This bridge was built at an interesting time in the history of transportation. During this time, the traditional methods of construction, specifically the use of riveted, built-up steel construction was still in heavy use, yet also the new trend of what was then sometimes called "superhighway" design was taking off in full force. This so-called "superhighway" was in reference to high-speed and limited access highway construction, which later included the Interstate Highway System. This type of construction required design and construction effort not typically found in more traditional highway/bridge design. Of note, this would include superelevation for curves, grades to adjust vertical elevation, curved designs for ramps, support systems for elevated ramps, and complex substructure systems that often had to be custom-designed to fit around existing infrastructure underneath the bridge. The Broadway Bridge includes most of these "superhighway" design features, but all using traditional riveted construction. This combination is rare among bridges surviving today, and it greatly adds to the historic significance of this bridge. Moreover, this design resulted in an approach system (particularly the southern approach) that is incredibly complex and offers as much (if not more) in the way of interesting things to look at as the beautiful main spans over the river. Only 15 years after this bridge was built (around 1970), the once "state-of-the-art" superhighway design would have become commonplace with Interstate Highways stretching across the country. At this same time, the last rivets were being driven, which were abandoned in favor of welded and bolted steel construction as well as concrete construction. Therefore, this bridge is a rare combination of two eras in highway bridge design.
This bridge was a replacement for a roadway that crossed the Missouri River by way of the parallel Hannibal Railroad Bridge, which originally included an upper deck for highway traffic.
The Broadway Bridge is centrally located in Kansas City and its iconic arch spans make this a major landmark for the area. The bridge also appears to be in overall good condition. Despite this, Missouri Department of Transportation (MoDOT) is considering demolition and replacement of this bridge. MoDOT has one of the worst preservation track records in the entire country, and have refused to preserve even wide, well-maintained bridges that common sense suggests are sufficient for traffic and feasible to rehabilitate. As such, while at first glance it might seem unthinkable to waste so much money to destroy this iconic landmark, given the track record to date, the risk of demolition for this bridge should be considered very substantial indeed.
HistoricBridges.org offers an enormous photo gallery for this bridge which includes full coverage of the southern approach spans and bents. Also included are GoPro Car-Cam photos showing views on the bridge.
Above: Three of the most unusual southern approach span bents are shown above.
Above: The southernmost span of the bridge features these unusual riveted girders that support a "Y" configuration in the deck.
Click on a thumbnail or gallery name below to visit that particular photo gallery. If videos are available, click on a video name to view and/or download that particular video.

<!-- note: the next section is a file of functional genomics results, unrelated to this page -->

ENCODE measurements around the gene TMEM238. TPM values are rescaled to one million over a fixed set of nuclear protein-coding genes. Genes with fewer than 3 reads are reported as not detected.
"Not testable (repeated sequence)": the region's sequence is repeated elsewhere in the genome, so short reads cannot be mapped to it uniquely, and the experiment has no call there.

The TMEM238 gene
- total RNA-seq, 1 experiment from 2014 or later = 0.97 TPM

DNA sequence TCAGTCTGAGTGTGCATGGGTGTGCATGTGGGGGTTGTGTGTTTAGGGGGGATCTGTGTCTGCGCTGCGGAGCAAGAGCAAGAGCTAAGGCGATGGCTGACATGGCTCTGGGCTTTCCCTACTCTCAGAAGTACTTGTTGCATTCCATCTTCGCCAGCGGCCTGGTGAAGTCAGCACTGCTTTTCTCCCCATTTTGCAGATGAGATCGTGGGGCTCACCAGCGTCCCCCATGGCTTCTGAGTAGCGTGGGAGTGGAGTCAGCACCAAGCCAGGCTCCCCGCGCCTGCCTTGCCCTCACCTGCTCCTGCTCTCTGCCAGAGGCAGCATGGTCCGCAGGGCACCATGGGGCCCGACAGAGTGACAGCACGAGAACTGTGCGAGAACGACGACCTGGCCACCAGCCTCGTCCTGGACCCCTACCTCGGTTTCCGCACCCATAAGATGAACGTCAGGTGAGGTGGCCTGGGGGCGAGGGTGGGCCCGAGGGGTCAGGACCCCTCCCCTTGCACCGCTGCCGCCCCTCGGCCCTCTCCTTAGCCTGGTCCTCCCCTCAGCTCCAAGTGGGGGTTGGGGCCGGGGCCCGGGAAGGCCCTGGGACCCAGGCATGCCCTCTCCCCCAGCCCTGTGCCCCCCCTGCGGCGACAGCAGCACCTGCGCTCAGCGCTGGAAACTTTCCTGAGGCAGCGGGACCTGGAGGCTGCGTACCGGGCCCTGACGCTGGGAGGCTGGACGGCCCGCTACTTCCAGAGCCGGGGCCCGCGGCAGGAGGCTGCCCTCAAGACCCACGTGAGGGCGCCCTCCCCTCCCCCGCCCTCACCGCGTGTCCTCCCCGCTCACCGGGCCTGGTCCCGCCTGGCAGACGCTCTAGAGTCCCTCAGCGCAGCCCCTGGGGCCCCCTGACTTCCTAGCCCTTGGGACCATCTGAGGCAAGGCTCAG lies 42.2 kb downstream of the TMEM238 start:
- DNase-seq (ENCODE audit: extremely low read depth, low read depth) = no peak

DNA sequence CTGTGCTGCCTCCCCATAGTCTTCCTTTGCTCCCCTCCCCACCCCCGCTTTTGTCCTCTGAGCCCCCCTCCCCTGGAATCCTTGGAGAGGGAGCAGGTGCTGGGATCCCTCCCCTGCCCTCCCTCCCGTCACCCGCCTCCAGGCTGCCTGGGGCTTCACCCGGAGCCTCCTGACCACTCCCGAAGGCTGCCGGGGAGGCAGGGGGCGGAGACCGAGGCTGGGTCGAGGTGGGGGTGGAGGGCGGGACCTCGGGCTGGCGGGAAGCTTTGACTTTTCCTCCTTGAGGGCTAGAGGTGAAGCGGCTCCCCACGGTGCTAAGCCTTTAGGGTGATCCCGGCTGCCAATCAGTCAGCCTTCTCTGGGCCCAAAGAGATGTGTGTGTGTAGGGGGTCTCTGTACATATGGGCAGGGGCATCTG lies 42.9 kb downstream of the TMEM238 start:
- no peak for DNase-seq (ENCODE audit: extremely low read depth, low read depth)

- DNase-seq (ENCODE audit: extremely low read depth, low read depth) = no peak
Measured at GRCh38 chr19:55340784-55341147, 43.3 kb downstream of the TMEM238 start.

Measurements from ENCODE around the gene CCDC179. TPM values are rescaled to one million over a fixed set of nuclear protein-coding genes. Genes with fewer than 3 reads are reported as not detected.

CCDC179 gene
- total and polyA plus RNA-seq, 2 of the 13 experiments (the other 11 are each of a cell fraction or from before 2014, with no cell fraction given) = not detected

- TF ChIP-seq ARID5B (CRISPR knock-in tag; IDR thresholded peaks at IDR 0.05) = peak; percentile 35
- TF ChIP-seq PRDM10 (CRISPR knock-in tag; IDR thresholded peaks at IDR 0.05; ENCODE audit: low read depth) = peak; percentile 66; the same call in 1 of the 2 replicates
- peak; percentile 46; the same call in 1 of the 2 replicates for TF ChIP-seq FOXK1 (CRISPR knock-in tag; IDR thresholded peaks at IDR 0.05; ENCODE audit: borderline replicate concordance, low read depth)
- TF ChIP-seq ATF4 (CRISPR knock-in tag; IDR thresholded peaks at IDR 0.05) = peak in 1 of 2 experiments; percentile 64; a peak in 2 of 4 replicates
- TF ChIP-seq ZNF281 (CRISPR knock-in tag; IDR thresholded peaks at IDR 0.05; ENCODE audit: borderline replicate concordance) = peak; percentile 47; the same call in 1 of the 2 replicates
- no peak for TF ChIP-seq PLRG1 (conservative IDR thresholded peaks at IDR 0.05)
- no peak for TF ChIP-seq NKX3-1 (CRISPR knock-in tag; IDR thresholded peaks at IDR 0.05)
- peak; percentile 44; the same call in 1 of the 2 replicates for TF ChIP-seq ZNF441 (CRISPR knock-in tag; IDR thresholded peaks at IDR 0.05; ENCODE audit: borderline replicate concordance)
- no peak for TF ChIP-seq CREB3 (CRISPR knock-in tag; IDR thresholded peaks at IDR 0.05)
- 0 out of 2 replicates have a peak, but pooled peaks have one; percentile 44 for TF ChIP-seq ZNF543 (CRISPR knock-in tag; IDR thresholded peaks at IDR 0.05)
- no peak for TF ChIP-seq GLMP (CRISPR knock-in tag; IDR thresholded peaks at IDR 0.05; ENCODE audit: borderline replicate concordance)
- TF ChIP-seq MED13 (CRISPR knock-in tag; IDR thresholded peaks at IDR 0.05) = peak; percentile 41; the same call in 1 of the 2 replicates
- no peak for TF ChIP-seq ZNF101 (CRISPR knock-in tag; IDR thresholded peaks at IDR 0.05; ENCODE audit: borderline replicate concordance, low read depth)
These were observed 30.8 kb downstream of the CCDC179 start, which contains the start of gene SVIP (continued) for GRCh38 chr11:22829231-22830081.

Original / Full Size Photos
|A collection of overview and detail photos. For the best visual immersion and full detail, or for use as a desktop background, this gallery presents the photos for this bridge in the original digital camera resolution.|
Mobile Optimized Gallery
|A collection of overview and detail photos. View the photos for this bridge in a reduced size which is useful for mobile/smartphone users, modem
(dial-up) users, or those who do not wish to wait for the longer
download times of the full-size photos. Alternatively, view this photo gallery using a popup slideshow viewer (great for mobile users) by clicking the link below.
Browse Gallery With Popup Viewer
CarCam: Southbound Crossing
Full Motion Video
|Streaming video of the bridge. Also includes a higher quality downloadable video for greater clarity or offline viewing.|
© Copyright 2003-2018, HistoricBridges.org. All Rights Reserved. Disclaimer: HistoricBridges.org is a volunteer group of private citizens. HistoricBridges.org is NOT a government agency, does not represent or work with any governmental agencies, nor is it in any way associated with any government agency or any non-profit organization. While we strive for accuracy in our factual content, HistoricBridges.org offers no guarantee of accuracy. Information is provided "as is" without warranty of any kind, either expressed or implied. Information could include technical inaccuracies or errors of omission. Opinions and commentary are the opinions of the respective HistoricBridges.org member who made them and do not necessarily represent the views of anyone else, including any outside photographers whose images may appear on the page in which the commentary appears. HistoricBridges.org does not bear any responsibility for any consequences resulting from the use of this or any other HistoricBridges.org information. Owners and users of bridges have the responsibility of correctly following all applicable laws, rules, and regulations, regardless of any HistoricBridges.org information.